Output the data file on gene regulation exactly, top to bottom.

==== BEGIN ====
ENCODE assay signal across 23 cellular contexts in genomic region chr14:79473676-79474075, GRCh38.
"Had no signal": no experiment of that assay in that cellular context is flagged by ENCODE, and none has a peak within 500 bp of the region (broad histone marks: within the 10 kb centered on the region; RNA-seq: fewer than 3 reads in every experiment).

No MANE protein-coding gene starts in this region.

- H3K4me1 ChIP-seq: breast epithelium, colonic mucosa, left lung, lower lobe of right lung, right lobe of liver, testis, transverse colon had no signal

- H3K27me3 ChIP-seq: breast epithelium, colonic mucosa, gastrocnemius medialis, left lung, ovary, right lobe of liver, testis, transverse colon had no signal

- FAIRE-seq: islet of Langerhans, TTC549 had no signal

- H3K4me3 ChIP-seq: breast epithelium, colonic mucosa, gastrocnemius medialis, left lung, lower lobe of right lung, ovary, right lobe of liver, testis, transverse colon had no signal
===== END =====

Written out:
ENCODE assay signal across 23 cellular contexts in genomic region chr14:79473676-79474075, GRCh38.
"Had no signal": no experiment of that assay in that cellular context is flagged by ENCODE, and none has a peak within 500 bp of the region (broad histone marks: within the 10 kb centered on the region; RNA-seq: fewer than 3 reads in every experiment).

No MANE protein-coding gene starts in this region.

- H3K4me1 ChIP-seq: breast epithelium, colonic mucosa, left lung, lower lobe of right lung, right lobe of liver, testis, transverse colon had no signal

- H3K27me3 ChIP-seq: breast epithelium, colonic mucosa, gastrocnemius medialis, left lung, ovary, right lobe of liver, testis, transverse colon had no signal

- FAIRE-seq: islet of Langerhans, TTC549 had no signal

- H3K4me3 ChIP-seq: breast epithelium, colonic mucosa, gastrocnemius medialis, left lung, lower lobe of right lung, ovary, right lobe of liver, testis, transverse colon had no signal